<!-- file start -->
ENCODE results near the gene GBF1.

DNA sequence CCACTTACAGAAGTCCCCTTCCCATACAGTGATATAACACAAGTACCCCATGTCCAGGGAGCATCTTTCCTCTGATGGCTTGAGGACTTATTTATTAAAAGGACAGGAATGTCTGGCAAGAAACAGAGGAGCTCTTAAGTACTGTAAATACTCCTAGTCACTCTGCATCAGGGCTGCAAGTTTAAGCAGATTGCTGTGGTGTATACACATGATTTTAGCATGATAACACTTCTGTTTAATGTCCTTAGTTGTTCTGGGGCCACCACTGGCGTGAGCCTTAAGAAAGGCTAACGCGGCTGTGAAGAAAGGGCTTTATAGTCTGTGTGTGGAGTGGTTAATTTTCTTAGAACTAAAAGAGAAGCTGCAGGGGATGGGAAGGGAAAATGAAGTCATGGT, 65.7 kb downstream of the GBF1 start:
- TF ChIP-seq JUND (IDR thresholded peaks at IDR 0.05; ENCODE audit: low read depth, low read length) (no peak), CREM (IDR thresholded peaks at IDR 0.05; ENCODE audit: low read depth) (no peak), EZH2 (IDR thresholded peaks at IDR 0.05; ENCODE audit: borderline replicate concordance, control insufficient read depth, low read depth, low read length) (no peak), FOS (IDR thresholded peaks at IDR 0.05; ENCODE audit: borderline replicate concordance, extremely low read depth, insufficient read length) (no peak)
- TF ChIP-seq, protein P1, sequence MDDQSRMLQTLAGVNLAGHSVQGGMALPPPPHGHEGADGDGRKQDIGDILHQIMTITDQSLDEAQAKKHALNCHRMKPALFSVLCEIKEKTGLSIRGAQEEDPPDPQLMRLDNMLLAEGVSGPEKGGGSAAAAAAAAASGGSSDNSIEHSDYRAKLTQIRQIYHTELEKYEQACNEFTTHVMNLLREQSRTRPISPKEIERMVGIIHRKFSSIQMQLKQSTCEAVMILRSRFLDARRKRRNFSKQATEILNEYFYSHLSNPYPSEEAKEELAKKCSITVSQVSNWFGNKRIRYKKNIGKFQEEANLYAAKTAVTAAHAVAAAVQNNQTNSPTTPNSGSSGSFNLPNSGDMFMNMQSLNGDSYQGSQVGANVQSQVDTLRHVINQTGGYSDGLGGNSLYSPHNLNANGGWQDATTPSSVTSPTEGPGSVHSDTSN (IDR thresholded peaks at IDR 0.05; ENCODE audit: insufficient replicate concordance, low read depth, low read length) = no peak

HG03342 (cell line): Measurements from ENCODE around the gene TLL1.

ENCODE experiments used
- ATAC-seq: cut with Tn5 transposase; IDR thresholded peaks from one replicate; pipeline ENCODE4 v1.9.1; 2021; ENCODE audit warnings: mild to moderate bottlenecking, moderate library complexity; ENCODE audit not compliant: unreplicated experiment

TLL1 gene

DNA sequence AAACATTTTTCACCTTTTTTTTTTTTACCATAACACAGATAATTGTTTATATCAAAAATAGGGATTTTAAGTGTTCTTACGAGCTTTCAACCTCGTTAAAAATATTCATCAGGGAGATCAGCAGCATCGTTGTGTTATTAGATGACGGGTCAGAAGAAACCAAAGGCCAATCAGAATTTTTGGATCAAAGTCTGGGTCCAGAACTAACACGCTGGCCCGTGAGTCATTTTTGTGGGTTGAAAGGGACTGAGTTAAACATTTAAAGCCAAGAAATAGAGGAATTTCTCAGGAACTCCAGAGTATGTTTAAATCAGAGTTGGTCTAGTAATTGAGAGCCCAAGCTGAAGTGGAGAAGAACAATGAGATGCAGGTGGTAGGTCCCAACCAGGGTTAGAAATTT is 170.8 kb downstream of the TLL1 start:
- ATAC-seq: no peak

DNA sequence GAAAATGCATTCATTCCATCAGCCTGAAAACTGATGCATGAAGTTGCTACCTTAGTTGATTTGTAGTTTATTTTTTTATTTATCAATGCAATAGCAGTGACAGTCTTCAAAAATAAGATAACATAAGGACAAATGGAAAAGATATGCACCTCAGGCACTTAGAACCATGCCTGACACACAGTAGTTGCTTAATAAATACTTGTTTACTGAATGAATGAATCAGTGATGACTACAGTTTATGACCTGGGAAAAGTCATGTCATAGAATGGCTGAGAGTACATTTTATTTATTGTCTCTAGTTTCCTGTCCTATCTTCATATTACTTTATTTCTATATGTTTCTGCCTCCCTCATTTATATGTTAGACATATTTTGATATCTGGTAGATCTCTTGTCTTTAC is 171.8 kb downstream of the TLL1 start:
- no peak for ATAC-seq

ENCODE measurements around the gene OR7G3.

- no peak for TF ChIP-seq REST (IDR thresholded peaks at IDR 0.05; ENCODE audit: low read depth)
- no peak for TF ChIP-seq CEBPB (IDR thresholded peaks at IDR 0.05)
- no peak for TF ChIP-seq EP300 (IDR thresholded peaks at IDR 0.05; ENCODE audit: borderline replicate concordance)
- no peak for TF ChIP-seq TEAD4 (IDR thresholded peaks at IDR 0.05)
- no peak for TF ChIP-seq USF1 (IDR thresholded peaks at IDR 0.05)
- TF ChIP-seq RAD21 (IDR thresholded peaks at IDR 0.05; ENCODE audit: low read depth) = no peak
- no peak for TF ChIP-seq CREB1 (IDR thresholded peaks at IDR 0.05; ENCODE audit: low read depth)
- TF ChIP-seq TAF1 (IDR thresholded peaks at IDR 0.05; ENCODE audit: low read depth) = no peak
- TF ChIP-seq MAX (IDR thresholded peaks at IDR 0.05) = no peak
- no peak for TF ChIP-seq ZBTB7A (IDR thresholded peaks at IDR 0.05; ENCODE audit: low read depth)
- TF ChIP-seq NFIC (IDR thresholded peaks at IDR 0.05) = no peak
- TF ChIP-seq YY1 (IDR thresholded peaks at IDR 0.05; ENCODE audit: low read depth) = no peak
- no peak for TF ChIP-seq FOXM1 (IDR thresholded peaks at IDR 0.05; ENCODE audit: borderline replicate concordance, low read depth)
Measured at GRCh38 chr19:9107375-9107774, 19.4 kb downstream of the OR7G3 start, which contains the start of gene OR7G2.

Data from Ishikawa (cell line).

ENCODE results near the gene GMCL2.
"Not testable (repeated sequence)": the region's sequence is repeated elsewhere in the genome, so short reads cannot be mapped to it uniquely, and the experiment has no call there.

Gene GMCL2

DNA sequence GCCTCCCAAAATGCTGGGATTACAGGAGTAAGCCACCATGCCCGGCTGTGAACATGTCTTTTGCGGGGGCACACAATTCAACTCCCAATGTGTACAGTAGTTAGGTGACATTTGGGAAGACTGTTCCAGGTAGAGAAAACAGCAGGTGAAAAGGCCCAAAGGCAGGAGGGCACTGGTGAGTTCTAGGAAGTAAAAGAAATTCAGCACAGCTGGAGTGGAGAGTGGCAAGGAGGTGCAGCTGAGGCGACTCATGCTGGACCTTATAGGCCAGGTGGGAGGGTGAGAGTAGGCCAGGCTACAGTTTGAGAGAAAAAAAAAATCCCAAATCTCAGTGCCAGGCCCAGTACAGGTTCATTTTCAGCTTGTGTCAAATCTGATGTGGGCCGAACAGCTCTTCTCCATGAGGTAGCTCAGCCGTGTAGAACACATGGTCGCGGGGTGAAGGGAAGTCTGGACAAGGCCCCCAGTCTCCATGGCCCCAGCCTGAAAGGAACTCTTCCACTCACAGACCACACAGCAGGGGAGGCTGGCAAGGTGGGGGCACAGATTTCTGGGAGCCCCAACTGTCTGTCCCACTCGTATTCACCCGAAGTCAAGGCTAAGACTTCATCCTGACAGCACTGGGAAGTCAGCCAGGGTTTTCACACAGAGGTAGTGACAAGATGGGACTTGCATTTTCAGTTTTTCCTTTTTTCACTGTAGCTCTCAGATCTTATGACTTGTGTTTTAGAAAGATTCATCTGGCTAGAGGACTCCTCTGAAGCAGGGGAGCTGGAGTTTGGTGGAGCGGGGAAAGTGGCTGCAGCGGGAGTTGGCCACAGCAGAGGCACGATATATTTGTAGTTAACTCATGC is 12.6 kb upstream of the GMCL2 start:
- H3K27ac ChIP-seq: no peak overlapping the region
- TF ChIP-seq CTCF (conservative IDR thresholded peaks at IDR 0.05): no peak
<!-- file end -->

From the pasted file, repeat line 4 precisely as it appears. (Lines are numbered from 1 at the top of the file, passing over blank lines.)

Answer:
- TF ChIP-seq, protein P1, sequence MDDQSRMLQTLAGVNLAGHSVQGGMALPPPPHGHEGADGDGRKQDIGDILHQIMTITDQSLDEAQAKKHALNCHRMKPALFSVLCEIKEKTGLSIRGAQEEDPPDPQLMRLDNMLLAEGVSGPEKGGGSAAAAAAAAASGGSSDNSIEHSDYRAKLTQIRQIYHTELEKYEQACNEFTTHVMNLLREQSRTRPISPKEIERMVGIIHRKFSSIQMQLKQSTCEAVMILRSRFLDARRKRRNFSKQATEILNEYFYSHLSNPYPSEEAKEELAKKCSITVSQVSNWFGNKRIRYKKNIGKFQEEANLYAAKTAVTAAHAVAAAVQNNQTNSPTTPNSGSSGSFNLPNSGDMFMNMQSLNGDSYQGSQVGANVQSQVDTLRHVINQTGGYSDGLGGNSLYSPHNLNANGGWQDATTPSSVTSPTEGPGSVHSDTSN (IDR thresholded peaks at IDR 0.05; ENCODE audit: insufficient replicate concordance, low read depth, low read length) = no peak